The senior U.S. defense intelligence official, who spoke to reporters on condition of anonymity, did not predict that China’s military, known as the People’s Liberation Army (PLA), would take such a step but said such a possibility was the top worry as China expands and modernizes its military capabilities.

“The biggest concern is that … they are getting to a point where the PLA leadership may actually tell Xi Jinping that they are confident in their capabilities,” the official said, referring to China’s president.

Pressed on whether the official was referring to Chinese confidence in its capabilities to be able to successfully win a battle with Taiwan, the official said, “Well, specifically that would be the most concerning to me.”

Taiwan is only one of a growing number of flashpoints in the U.S.-China relationship, including a trade war between the countries, U.S. sanctions on the Chinese military, and China’s increasingly muscular military posture in the South China Sea.

However, in meetings with Pentagon leaders, PLA officials have long described Taiwan as China’s most sensitive issue.

China has repeatedly sent military aircraft and ships to circle the island on drills in the past few years and worked to isolate the island internationally, whittling down its few remaining diplomatic allies.

It has also strongly objected to U.S. warship passages through the Taiwan Strait this year, and issued a terse warning about Taiwan after talks in Beijing on Tuesday with the U.S. Navy’s top officer, Admiral John Richardson.


In the talks, Chinese General Li Zuocheng, chief of China’s Central Military Commission Joint Staff Department, stressed that Taiwan was “China’s internal affairs” and that Beijing would allow “no external interference.”

“If someone tries to split Taiwan from China, the Chinese military will do whatever it takes to safeguard national reunification, national sovereignty and territorial integrity,” according to an English-language statement here by China’s defense ministry on the talks.

Washington has no formal ties with Taiwan but is bound by law to help it defend itself and is the island’s main source of arms. The Pentagon says Washington has sold Taiwan more than $15 billion in weaponry since 2010.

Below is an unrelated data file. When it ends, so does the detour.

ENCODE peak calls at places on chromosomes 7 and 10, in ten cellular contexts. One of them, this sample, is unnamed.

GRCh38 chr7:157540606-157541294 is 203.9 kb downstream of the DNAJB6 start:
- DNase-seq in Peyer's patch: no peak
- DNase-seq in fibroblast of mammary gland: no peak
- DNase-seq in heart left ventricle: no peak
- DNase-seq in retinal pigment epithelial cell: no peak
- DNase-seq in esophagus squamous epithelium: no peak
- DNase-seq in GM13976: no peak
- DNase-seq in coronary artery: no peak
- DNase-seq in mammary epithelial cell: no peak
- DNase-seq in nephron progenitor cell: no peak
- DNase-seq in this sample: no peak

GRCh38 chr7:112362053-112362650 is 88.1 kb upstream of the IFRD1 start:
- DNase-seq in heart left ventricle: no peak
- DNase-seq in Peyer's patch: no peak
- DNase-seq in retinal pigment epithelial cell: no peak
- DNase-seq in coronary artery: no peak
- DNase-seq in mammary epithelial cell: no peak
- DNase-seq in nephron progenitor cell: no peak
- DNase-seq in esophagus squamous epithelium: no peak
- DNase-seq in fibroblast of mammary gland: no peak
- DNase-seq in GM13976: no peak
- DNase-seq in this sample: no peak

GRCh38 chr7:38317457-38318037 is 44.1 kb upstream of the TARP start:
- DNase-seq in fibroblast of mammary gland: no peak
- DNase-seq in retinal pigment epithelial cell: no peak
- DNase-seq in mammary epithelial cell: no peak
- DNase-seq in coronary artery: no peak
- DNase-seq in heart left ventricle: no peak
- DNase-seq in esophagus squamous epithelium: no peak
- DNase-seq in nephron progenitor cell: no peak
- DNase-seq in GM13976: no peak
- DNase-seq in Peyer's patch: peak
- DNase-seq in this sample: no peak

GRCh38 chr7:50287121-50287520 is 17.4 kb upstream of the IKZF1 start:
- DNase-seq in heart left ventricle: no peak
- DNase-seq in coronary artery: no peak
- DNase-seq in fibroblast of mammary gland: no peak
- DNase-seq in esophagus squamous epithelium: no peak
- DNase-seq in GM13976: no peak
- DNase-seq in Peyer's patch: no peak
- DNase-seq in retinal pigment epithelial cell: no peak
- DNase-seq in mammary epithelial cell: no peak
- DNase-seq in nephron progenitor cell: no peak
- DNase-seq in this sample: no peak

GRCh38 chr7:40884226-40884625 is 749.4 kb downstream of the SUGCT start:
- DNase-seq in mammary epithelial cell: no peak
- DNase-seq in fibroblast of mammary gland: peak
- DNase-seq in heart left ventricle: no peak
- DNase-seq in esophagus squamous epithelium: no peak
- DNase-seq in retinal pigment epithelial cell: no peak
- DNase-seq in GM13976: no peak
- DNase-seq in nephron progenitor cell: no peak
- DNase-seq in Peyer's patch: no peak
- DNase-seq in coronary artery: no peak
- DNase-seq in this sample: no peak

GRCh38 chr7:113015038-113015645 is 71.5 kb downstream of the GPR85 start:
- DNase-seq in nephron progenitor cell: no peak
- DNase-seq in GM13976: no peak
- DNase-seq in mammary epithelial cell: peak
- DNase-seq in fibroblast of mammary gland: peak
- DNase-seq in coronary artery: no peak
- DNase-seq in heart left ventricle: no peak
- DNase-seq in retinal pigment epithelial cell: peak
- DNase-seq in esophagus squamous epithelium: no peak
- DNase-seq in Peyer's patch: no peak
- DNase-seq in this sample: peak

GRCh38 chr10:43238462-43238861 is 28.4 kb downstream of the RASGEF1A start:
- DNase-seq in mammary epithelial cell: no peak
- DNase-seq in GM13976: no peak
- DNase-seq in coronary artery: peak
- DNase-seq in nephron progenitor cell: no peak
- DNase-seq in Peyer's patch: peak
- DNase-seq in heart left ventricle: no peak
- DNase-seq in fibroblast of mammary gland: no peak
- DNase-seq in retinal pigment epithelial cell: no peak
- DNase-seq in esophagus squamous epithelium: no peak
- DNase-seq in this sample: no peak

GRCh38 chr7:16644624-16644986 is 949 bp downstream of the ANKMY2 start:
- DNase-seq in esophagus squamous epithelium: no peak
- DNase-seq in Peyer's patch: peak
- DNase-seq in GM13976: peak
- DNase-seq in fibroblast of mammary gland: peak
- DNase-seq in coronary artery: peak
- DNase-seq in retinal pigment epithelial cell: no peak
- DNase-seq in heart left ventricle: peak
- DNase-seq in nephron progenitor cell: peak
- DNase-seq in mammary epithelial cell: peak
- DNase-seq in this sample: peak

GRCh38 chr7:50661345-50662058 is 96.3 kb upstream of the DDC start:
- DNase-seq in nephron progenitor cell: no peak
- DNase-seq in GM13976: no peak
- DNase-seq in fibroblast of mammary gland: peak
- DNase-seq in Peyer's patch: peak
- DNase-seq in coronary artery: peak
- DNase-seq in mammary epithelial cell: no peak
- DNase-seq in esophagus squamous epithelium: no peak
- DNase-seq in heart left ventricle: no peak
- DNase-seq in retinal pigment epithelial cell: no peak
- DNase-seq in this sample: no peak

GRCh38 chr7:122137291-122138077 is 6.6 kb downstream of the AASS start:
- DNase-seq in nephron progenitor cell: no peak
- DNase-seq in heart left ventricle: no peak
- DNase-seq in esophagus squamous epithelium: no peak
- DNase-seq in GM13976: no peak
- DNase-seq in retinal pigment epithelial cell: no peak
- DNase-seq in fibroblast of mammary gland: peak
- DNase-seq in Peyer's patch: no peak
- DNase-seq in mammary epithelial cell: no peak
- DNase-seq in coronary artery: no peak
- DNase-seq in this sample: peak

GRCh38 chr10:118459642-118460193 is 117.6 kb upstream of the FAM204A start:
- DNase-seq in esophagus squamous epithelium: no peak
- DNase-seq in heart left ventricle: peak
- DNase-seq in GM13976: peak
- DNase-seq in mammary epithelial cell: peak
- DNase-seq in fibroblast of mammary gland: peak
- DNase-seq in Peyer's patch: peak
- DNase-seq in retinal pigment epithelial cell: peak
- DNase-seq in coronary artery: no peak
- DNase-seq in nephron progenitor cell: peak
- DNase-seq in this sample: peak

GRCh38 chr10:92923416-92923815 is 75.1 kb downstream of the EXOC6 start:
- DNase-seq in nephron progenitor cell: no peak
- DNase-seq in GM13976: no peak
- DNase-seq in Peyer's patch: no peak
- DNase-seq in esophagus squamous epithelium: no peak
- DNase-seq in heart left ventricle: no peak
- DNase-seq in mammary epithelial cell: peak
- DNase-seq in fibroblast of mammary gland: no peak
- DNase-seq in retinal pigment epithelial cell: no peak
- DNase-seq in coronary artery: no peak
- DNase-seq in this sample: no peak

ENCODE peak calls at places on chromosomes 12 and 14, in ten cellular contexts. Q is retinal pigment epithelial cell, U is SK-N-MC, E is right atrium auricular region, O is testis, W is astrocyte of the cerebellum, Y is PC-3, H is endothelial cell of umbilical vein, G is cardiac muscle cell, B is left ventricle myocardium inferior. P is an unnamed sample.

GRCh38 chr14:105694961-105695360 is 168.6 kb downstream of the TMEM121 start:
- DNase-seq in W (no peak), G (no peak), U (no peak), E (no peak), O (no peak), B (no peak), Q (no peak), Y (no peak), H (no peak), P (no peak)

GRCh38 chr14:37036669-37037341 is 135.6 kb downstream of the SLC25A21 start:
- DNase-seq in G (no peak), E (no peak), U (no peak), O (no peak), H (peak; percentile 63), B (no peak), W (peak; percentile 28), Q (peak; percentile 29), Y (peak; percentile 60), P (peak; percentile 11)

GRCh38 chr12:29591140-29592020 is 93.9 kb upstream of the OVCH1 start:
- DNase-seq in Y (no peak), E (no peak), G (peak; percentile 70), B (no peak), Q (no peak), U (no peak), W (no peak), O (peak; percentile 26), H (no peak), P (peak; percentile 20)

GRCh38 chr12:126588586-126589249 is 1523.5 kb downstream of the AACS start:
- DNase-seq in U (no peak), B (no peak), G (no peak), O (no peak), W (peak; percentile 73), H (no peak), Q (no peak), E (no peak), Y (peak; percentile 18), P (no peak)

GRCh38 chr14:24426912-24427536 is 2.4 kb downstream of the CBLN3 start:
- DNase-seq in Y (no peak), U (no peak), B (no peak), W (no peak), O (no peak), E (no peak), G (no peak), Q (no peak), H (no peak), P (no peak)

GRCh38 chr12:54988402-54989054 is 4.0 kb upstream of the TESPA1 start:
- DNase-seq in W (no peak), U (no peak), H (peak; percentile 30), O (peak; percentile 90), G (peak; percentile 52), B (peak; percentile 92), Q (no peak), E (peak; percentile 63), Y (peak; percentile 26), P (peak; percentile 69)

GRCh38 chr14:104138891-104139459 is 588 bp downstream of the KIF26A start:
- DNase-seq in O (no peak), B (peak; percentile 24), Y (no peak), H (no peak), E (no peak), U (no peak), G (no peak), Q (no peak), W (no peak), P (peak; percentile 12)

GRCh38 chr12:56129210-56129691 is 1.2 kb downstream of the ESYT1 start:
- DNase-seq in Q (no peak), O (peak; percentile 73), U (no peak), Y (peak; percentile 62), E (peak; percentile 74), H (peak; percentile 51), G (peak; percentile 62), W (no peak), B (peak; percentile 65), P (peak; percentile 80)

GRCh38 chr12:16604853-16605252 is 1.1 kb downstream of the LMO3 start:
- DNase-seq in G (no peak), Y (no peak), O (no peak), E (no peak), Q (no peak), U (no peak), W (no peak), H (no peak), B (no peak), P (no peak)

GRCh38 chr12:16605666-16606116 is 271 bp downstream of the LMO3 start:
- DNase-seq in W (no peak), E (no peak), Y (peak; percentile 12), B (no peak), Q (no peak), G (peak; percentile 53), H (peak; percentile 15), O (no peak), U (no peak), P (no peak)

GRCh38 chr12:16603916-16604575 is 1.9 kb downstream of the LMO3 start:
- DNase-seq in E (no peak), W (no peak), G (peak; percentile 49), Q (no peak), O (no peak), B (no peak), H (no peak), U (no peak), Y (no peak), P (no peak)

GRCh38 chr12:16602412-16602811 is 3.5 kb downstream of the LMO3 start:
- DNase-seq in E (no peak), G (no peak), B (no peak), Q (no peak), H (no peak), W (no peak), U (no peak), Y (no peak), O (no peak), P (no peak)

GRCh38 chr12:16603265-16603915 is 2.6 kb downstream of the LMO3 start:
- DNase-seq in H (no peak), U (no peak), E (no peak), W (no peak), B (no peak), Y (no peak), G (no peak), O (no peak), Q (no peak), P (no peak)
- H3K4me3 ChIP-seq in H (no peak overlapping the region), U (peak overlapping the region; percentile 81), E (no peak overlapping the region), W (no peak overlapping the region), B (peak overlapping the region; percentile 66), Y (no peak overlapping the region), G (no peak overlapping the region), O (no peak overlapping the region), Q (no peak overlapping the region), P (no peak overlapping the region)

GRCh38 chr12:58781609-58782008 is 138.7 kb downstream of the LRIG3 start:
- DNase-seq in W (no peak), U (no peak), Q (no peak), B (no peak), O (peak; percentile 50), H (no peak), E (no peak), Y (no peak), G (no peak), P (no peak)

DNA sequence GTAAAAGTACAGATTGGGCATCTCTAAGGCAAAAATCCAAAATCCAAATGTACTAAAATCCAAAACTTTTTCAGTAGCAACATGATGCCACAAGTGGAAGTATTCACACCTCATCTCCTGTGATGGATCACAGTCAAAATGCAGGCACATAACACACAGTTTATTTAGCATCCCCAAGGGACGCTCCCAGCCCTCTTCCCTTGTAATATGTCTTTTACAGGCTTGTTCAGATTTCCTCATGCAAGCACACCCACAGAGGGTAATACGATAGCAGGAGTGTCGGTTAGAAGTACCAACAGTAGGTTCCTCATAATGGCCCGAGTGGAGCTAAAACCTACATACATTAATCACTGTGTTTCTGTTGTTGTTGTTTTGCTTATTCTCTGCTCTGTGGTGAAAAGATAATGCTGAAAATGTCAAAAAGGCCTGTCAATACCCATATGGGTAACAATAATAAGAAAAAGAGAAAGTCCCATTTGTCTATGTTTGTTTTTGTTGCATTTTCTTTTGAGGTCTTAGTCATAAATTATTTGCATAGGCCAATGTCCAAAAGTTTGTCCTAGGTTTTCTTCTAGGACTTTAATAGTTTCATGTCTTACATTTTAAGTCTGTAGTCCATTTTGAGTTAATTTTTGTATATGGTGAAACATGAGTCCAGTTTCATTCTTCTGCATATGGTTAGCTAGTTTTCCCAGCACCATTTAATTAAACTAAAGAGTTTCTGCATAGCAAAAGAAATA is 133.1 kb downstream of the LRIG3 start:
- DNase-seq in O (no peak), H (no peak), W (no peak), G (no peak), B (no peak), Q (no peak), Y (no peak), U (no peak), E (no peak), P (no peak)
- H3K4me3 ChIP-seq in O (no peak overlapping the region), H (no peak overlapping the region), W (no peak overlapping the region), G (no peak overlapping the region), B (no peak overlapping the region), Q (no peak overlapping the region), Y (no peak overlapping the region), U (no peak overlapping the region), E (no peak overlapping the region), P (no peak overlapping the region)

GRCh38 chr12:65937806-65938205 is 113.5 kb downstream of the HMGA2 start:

Xi has stepped up pressure on the democratic island since Tsai Ing-wen from the pro-independence Democratic Progressive Party became president in 2016.

On Jan. 2, Xi said in a speech that China reserved the right to use force to bring Taiwan under its control but would strive to achieve peaceful “reunification.”

Still, the U.S. defense intelligence official cautioned against over-reacting, noting Xi could believe he has plenty of time to achieve reunification with Taiwan.

The official also cautioned that China’s military still faced gaps in its capabilities.

“They could order them to go today, but I don’t think they’re particularly confident in that capability,” the official said.

Also on Tuesday, the Defense Intelligence Agency released a report describing Taiwan as the “primary driver” for China’s military modernization, which it said had made major advances in recent years.

U.S. defense officials have become particularly alarmed about China’s advances in super-fast “hypersonic” technology, which could allow it to field missiles that are far harder to detect.

“The result … is a PLA on the verge of fielding some of the most modern weapon systems in the world. In some areas, it already leads the world,” the report said here

Reporting by Phil Stewart; editing by Will Dunham and James Dalgleish

Source: Reuters “U.S. eyes Taiwan risk as China’s military capabilities grow”

Note: This is Reuters’ report I post here for readers’ information. It does not mean that I agree or disagree with the report’ views.